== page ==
Admittedly, it was early in the morning for a discussion of civics. Who would have known that the subject that would cause hands to shoot up would be bluebonnets?
We’d been over several subjects, me and a dozen or so community college freshmen. Each subject might have sparked a reaction. Each was about engaging in our world. I’m not sure how the conversation turned to bluebonnets, but suddenly the room was flooding with ardent experts.
“Picking them is illegal,” said one. “My mom said it’s against the law,” said another. One more student echoed the concern. Wow.
Now we were rolling. I almost hated to point out that they were parroting a myth, an urban legend. The Texas Department of Transportation even puts out press releases to dispel it.
This burst of concern and certainty was a civics lesson unto itself. Being like most of their peers, these young people are not well-versed on government. And what government they know (or think they know) is the punitive kind — the don’t-litter, don’t-jaywalk kind.
They aren’t at all versed in the you-are-the-government kind. Why in the heck is that?
How could our state have joint custody of them 13 years, captive audiences to inform, and not inform them in school about what it does? How could appreciation for civics — citizenship, government — be so dismal?
The professionals of whom I asked this question shared my concern.
“A few of them will be scientists. A few of them will be authors. But everyone of them will be citizens,” said Judy Brodigan, president of the Texas Council for Social Studies.
The retired teacher said that particularly at the elementary level, social studies is shunted off to the side for pursuits tested on the Texas Assessment of Knowledge and Skills — math, reading, writing and science. Hence, students lack a foundational feel for civics.
To Sharon Pope, a former educator who edits Social Studies Texan, the problem isn’t state standards. They actually are commendable, she said. The problem at the secondary level is spotty emphasis and quality of instruction.
We are to assume that social studies gets more emphasis in high school because the state requires tests on it. That depends. Is the subject given the relevance it merits? Or is it just facts, figures and a “what’s on the test” check-off?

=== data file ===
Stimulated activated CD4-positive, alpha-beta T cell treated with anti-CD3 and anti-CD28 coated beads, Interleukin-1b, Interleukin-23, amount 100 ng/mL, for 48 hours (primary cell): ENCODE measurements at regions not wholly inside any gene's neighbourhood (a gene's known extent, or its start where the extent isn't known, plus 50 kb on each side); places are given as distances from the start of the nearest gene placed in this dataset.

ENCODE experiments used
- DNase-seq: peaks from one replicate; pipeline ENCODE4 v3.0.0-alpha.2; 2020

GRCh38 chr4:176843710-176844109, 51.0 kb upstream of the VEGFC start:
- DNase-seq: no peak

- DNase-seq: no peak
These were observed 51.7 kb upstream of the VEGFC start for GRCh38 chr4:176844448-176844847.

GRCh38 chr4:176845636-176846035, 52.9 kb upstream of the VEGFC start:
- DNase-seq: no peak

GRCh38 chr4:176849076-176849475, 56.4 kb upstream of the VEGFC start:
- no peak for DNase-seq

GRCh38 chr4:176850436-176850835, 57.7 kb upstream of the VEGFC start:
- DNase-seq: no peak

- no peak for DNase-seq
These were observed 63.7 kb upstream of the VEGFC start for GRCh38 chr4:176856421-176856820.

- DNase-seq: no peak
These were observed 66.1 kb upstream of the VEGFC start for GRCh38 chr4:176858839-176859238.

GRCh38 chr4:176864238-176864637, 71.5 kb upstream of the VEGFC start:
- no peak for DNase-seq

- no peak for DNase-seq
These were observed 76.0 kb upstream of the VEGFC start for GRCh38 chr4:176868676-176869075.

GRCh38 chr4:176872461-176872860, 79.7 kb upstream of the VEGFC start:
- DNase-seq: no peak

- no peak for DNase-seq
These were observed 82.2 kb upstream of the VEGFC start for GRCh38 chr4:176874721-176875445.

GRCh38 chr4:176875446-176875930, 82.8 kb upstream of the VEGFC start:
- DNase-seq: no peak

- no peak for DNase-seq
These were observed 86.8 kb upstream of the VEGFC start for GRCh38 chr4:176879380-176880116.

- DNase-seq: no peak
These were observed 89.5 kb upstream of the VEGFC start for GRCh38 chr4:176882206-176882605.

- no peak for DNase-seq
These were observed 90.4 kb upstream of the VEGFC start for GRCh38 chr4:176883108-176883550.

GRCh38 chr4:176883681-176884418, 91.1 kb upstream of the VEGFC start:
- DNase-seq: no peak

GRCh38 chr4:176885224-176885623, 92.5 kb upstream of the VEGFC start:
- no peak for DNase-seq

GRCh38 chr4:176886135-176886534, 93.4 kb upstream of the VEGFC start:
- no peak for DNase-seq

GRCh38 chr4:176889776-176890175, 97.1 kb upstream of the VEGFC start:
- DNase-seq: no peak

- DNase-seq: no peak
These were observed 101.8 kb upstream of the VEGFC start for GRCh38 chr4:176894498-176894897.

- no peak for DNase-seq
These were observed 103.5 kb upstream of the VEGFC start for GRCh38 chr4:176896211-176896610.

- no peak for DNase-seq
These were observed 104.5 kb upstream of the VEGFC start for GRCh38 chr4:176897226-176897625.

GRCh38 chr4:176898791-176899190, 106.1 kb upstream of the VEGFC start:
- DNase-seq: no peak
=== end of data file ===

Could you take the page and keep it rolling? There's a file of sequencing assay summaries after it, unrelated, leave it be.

Pope prefers to teach “concepts of power and responsibility.” As a teacher, her textbook wasn’t the textbook, she said. It was the newspaper. It was the wealth of information on the Internet. Therein, you’ve got conversation starters every day, like Texas’ governor imputing that our state doesn’t need the rest of the country if run by big-government types. An exercise, class: In what ways does Texas rely on the federal government?
Class, how are schools built? Who decides what students wear and why?
It takes no stretching to make government relevant to a child. None. So, why don’t we?
Once again, there’s that test, and our bunker-built construction around basic skills, reading, writing, arithmetic. The most injurious fact is that the students with the greatest need end up getting the least context.
Said Brodigan: “The students who most need [civics emphasis] are the most deprived. These are students whose parents don’t speak English and know nothing about our system and such issues as citizenship. However, when they have reading deficiencies, the extra time is taken out of their social studies. It’s a disservice.”
What is school about if not to become a contributing, engaged citizen? Class, discuss.
John Young’s column appears Thursday and Sunday. E-mail: firstname.lastname@example.org.